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Maintaining a beautiful year-round garden in Barrie can be difficult. Especially when it’s snow-covered 6 months out of the year.
The good news is there are ways to bring your garden to life, even when it’s not prime growing season.
So, here are 7 maintenance tips to make sure your garden looks outstanding year-round.
1. Plant For All Seasons
The first year-round garden maintenance tip is to make sure you have plants for every season throughout your garden. That way as the seasons change, your garden will continue to be colourful and lively.
To help you choose the best plants, you’ll want to know your hardiness zone (also called gardening or growing zones). Hardiness zones are geographic areas defined by their average low temperatures.
Plants rated for your zone are more likely to survive where you live. Zones also help us determine frost dates more accurately.
In Barrie, our growing zone is 5 because we have an average low temperature of -23°C to -28°C. Our first frost date is mid-October and our last frost date is mid-April.
Here are some great Zone 5 plant options for each season.
The most common springtime flowers are bulb flowers. They get planted in the fall and then bloom in the spring. Some flowers even grow before the snow has completely thawed.
This means you can enjoy your garden as soon as spring hits, without gardening in the low temperatures.
If you didn’t plant bulbs in your garden last fall, plan to plant them this year so that you can enjoy them next spring. Popular spring bulbs include crocuses, tulips, alliums, hyacinths and daffodils.
Another option is perennials. These are cold-hardy plants that will grow for two or more years. Spring blooming perennials include bleeding hearts, columbine, hellebore, pigsqueak and moss phlox.
Annuals are plants that only have a single growing season. You can plant seeds in early spring or container plants in late spring. Popular spring annuals include wallflower, diascia, snapdragon, viola and dianthus.
Shrubs are an excellent way to fill out large gardens. Popular Zone 5 spring blooming shrubs include flowering quince, forsythia and spring heath.
You can plant some summer bulbs in the fall. This includes astiac lilies, hardy gladiolus and bearded irises. But you’ll have to plant most summer bulbs in the spring when soil temperatures are around 13°C. Dahlias, lilies, gladiolas, begonias (actually a tuber) and caladiums are great non-hardy summer bulbs.
You can plant summer annuals in late spring or early summer, when the nights are warmer. Good options include impatiens, petunias, geraniums, marigolds and zinnias.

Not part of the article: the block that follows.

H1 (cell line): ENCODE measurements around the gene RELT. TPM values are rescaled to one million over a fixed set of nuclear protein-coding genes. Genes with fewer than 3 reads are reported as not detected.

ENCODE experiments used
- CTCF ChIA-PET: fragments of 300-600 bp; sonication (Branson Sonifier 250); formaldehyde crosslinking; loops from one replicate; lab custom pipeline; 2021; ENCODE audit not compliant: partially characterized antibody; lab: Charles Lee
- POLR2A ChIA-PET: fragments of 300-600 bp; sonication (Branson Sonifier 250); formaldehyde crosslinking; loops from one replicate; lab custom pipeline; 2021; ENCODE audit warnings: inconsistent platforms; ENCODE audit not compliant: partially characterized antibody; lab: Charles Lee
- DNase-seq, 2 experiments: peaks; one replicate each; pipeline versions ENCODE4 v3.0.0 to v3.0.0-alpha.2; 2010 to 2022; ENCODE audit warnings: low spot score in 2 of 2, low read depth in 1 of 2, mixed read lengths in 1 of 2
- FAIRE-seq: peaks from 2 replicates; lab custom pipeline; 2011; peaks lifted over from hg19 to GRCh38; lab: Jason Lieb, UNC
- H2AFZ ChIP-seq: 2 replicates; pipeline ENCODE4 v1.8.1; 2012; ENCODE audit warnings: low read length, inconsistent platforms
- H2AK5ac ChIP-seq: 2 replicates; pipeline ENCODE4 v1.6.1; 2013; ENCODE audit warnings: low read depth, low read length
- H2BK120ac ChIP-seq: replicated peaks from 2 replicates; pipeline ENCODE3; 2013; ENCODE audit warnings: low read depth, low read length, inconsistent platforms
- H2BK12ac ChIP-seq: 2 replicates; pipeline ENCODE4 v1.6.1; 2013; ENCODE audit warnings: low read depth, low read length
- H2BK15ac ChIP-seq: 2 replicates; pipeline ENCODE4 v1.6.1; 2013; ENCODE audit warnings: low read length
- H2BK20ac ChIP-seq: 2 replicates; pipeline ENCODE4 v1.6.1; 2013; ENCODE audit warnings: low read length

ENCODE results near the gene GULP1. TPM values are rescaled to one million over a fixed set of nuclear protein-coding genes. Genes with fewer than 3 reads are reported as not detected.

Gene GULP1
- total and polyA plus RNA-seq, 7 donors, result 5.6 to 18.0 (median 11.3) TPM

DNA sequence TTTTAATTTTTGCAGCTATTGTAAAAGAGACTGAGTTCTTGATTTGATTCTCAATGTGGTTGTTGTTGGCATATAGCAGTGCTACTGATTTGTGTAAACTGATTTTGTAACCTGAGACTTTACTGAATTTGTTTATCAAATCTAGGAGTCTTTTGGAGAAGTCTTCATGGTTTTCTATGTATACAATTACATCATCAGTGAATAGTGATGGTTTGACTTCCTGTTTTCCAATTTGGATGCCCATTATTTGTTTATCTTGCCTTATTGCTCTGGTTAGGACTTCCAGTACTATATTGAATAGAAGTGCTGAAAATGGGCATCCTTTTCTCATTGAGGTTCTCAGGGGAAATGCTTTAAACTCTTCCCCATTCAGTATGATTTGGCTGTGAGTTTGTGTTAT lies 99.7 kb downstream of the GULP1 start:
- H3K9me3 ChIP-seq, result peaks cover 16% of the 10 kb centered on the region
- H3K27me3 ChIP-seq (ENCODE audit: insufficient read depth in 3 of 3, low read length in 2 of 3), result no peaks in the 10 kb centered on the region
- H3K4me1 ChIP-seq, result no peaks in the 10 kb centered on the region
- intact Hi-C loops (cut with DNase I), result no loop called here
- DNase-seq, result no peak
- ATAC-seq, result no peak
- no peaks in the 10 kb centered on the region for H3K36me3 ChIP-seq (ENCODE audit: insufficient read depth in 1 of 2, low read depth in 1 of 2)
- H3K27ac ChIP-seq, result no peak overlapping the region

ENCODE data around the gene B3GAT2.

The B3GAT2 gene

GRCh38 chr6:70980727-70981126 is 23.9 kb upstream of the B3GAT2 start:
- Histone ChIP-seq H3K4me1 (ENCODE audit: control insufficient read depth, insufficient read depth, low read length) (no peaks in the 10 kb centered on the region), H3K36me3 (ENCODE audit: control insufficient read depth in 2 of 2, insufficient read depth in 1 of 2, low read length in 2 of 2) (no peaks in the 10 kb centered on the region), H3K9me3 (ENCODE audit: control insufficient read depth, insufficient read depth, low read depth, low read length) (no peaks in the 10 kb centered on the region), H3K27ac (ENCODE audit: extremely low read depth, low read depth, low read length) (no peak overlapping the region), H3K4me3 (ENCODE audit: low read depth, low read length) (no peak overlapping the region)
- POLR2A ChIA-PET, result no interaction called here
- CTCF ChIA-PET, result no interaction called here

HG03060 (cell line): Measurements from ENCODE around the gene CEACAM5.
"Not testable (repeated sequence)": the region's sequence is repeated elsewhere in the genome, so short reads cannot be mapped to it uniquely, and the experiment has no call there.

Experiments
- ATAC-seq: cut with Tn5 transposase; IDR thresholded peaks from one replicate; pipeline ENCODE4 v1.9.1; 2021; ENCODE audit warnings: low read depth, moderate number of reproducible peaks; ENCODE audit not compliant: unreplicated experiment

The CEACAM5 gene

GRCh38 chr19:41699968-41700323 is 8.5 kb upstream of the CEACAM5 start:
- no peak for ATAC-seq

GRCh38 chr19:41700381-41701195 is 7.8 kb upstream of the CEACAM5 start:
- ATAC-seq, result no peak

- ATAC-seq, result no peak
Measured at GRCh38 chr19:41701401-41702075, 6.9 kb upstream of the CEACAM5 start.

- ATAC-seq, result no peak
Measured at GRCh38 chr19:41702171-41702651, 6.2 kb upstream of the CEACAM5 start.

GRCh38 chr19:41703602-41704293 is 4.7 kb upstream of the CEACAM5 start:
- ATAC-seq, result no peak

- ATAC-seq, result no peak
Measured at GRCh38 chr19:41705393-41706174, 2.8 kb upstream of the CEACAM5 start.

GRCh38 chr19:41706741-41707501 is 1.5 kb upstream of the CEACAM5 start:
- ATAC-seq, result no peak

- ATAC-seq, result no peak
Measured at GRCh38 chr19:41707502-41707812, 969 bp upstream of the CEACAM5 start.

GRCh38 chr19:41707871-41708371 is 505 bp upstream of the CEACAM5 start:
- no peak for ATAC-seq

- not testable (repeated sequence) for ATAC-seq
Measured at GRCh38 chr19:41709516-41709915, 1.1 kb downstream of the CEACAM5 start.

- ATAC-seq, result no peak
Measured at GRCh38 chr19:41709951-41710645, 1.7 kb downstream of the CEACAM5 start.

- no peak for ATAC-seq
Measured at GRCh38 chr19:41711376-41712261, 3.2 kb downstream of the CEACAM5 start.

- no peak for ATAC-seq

If you want a garden that requires less planting every year, choose summer perennials. Consider planting daylilies, coneflowers, delphiniums, black eyed Susans and bee balm.
Popular summer blooming shrubs are foxtail myrtle, bottle brush and hydrangeas.
RELATED: 7 flowers that attract honey bees …
If you want fall perennials to add colour to your garden, plant some chrysanthemums, hostas, goldenrod and cardinal flowers. Hardy ornamental grasses are also great for adding colour and texture.
For shrubs with great fall colour, consider sumac, butterfly bush, witch hazel or dogwood. Firethorn, coralberry and snowberry are also good choices thanks to their colourful fall berries.
If you want to add colour with some popular fall annuals in your garden, try:
- Purple fountain grass
- Ornamental peppers
Many of these are tender perennials that can’t handle the cold winters of Zone 5. If you’re lucky, though, they may return the following year.
Winter is when things get a bit more complicated. Some flowers like snowdrops and hellebores peak through in late winter, early spring. Crocus in snow, as the name suggests, can even grow through the snow.
While there aren’t any flowers that will bloom in the dead of winter, there are some colourful alternatives. This includes plants like winterberry. This holly shrub has bright red berries that stick around in cold temperatures. Red twig dogwood is also a good choice. While it won’t hold any foliage over the winter, its branches stay a vibrant red. And of course, there are classic evergreens that keep your property green and lush any time of year.
You may also want to leave some dead plants in your garden for birds and other animals to use for shelter and seeds. They’ll also add interest to your winter landscape during a fresh snowfall. Some popular plants to leave alone are: lavender, asters, verbena, cornflowers, grasses, old man’s beard, salvia and thistle.
2. Plant At The Right Time
To make sure your garden is colourful year round, you need to plant each flower, tree and shrub at the right time. Many bulbs need to be planted in the fall to ensure a proper bloom the following season.
Other bulbs like gladiolus, dahlias, and begonias need to be planted in spring for a summer bloom. Unlike hardy bulbs that are planted before winter, you’ll need to remove and store these bulbs inside over winter. If stored properly, they can be replanted the next year.
Seeds can be started inside or planted directly into the ground. You can also purchase container plants that have already sprouted, or even bloomed, to transplant into your beds. But the exact time you should start planting will depend on the plant.
That means there’s a lot of planning involved. Without planning, you could end up having an entire season without flowers. Either that or you’ll have to invest a lot of time and money in annual plants.
3. Try Bulb Layering So Your Garden Is Always Full
Some gardners recommend bulb layering for a stunning year round garden. This involves layering later blooming bulbs under early blooming bulbs. While this method can take some planning, implementation is fairly straight forward.
When the cooler temperature of fall hits you want to dig a small trench that’s 40 cm deep. Add about 15 cm of soil mix to the bottom of the dug out. Next plant hardy summer bulbs. Lilies are a great choice but there are other options as well.